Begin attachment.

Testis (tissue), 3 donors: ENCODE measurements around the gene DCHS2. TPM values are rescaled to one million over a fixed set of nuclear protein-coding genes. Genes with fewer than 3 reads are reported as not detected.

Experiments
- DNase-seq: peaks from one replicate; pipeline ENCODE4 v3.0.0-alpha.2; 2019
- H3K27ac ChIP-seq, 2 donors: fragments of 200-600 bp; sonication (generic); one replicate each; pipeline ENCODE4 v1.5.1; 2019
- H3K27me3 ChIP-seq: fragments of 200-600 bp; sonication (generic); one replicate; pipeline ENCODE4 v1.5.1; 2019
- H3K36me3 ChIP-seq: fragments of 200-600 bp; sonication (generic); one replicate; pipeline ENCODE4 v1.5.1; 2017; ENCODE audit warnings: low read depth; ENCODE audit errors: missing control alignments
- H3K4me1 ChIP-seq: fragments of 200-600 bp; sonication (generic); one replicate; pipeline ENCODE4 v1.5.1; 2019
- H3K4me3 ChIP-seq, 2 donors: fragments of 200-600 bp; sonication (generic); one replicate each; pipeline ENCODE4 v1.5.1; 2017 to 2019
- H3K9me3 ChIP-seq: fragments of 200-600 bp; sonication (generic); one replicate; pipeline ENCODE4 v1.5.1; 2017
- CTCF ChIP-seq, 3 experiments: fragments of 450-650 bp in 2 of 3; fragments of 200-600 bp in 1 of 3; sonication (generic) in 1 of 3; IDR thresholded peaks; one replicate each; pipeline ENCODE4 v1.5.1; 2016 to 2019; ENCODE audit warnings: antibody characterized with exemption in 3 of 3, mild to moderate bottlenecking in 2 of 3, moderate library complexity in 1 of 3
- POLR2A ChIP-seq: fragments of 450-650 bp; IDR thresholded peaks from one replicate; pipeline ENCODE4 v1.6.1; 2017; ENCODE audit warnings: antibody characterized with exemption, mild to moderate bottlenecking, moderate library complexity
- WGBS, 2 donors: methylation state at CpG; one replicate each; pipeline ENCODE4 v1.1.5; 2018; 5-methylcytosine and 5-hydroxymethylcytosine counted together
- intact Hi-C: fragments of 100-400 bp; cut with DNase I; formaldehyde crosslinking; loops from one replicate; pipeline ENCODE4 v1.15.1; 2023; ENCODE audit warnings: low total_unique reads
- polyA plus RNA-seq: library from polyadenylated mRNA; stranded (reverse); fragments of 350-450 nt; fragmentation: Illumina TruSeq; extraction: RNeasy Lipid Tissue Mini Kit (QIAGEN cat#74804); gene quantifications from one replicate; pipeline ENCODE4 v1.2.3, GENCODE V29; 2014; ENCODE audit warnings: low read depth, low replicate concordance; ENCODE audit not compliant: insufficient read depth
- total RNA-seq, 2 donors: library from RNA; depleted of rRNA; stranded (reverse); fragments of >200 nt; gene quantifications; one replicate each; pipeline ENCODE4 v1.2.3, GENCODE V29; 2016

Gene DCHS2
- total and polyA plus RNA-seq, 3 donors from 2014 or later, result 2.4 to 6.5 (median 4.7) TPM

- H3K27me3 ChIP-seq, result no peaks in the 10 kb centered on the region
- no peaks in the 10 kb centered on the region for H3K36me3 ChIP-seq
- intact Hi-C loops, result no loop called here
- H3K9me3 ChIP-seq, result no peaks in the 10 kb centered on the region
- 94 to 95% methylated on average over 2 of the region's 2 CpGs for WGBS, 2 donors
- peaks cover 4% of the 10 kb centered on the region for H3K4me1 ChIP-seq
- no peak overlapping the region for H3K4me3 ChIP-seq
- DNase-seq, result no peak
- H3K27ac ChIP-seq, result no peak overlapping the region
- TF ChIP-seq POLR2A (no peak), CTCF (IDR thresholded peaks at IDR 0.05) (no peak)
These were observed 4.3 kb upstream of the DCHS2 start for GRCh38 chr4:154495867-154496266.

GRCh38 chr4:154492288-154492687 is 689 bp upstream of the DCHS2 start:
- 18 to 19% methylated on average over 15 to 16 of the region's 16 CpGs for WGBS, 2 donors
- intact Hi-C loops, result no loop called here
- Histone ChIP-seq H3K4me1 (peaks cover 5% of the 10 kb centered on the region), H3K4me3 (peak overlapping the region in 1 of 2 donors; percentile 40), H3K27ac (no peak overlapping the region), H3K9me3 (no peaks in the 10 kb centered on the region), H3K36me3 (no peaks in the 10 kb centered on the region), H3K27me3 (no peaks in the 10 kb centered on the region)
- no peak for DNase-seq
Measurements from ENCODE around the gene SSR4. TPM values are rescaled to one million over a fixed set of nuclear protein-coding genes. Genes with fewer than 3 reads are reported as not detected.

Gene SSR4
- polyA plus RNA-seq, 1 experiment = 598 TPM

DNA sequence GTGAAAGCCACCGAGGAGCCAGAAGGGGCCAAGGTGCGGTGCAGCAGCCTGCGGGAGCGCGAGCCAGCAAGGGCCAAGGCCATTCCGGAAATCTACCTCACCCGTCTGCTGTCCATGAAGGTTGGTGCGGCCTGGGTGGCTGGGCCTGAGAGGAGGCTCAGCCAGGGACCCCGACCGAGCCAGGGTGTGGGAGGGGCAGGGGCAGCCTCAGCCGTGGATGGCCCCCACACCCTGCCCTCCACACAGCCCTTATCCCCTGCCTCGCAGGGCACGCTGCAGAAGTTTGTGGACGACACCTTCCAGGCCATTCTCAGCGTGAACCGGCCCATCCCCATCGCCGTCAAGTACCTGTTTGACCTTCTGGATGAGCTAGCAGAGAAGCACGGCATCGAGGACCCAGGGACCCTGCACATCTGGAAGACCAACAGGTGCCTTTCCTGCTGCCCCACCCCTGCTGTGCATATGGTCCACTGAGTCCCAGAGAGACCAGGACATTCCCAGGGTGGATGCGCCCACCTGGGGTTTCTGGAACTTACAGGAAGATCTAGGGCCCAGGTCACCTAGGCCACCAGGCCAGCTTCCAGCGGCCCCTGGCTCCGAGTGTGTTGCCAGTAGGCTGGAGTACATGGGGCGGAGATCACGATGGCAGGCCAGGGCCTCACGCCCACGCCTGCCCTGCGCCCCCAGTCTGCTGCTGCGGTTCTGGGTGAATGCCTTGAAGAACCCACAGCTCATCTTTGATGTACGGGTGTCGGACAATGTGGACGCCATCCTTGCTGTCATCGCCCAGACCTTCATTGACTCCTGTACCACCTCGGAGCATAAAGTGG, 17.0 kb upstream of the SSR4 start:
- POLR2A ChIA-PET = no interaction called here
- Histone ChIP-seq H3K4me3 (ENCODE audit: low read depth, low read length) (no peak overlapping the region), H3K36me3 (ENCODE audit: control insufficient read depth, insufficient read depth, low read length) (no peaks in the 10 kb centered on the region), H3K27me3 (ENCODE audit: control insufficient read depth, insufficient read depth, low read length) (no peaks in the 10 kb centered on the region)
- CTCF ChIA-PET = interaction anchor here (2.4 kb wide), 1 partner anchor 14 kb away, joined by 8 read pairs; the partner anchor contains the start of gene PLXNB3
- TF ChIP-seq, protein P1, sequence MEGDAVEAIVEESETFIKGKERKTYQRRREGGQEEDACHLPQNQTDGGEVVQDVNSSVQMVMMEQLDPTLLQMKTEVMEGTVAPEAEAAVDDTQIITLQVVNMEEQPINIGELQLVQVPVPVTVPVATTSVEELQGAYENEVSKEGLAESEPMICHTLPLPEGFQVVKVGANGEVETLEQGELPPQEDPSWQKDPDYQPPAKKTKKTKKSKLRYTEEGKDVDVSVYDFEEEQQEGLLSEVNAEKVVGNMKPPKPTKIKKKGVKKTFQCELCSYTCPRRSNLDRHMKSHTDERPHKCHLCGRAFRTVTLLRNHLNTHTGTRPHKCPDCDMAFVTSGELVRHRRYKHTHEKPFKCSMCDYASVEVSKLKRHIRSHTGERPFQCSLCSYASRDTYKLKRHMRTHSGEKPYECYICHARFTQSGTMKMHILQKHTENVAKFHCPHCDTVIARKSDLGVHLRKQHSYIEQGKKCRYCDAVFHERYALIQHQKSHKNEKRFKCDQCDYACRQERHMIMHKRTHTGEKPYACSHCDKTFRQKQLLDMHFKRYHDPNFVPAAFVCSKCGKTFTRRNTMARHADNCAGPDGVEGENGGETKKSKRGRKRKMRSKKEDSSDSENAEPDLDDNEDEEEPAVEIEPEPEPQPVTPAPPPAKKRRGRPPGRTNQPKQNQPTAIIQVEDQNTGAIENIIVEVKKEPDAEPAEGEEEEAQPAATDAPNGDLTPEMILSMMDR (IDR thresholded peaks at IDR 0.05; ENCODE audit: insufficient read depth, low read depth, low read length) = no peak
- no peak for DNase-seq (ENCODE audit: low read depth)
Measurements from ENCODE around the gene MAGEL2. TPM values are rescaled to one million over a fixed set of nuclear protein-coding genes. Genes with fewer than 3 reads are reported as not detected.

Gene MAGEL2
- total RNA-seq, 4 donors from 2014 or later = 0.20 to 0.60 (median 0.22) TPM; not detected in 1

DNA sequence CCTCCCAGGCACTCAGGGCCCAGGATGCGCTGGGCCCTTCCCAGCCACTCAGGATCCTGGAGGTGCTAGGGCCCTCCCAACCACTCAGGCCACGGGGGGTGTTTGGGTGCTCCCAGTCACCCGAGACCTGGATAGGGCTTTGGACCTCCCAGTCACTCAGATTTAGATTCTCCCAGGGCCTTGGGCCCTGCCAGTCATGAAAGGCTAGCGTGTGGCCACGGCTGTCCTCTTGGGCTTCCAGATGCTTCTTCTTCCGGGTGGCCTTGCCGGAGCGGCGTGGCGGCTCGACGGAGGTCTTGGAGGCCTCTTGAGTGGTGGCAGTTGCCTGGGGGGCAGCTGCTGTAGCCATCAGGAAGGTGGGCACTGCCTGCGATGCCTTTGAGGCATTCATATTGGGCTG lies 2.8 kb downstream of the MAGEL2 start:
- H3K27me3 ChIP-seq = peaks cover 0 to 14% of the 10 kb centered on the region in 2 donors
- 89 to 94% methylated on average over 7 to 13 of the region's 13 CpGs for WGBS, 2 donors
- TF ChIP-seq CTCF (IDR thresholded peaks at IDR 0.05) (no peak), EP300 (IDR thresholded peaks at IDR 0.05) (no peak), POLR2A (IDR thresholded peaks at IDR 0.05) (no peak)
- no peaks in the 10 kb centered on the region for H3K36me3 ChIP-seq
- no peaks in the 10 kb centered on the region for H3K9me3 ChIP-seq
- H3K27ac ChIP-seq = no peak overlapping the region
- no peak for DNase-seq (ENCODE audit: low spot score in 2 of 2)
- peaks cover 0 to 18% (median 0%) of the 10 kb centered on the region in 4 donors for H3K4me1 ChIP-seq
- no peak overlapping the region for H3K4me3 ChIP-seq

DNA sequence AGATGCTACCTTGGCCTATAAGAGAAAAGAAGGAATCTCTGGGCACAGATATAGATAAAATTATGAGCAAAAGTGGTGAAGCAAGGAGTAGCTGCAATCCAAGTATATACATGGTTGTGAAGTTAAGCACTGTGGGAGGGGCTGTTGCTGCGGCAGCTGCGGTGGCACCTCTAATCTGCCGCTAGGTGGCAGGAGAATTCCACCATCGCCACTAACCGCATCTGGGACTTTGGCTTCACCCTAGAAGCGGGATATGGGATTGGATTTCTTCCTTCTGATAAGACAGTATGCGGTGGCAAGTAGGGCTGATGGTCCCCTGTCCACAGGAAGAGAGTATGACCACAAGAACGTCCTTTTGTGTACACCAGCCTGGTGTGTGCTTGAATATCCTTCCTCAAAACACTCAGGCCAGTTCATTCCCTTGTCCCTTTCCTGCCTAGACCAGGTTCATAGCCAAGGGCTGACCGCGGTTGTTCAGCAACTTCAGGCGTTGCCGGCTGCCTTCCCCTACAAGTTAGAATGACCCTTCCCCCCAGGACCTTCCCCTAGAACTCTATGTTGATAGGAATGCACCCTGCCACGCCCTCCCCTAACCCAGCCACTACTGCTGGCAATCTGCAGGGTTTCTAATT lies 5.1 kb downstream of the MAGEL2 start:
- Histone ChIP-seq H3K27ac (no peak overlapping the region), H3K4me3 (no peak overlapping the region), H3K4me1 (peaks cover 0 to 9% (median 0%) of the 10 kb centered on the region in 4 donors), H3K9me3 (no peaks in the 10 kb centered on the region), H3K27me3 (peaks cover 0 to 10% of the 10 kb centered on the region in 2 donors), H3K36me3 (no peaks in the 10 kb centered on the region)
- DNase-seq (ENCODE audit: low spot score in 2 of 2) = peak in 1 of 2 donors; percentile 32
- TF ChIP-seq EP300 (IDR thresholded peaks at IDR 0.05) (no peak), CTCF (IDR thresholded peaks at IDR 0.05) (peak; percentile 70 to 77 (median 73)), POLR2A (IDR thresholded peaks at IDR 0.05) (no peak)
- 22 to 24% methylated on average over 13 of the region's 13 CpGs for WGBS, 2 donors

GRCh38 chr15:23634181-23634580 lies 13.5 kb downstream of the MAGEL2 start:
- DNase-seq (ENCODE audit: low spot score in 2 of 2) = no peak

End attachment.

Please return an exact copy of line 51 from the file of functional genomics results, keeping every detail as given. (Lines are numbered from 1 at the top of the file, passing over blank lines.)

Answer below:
- no peaks in the 10 kb centered on the region for H3K9me3 ChIP-seq